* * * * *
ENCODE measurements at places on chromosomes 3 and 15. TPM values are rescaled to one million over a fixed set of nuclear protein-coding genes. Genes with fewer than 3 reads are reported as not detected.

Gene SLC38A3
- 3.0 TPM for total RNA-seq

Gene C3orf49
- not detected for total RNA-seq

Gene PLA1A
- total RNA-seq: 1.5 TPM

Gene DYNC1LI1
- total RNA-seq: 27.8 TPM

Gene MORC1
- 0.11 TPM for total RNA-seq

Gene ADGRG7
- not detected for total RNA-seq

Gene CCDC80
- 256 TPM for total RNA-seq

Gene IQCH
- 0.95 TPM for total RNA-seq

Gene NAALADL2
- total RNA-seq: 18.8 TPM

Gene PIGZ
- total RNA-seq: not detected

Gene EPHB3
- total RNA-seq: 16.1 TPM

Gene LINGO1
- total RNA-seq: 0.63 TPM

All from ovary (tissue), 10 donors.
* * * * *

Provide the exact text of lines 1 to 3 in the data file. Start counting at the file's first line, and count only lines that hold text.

ENCODE measurements at places on chromosomes 3 and 15. TPM values are rescaled to one million over a fixed set of nuclear protein-coding genes. Genes with fewer than 3 reads are reported as not detected.

Gene SLC38A3
- 3.0 TPM for total RNA-seq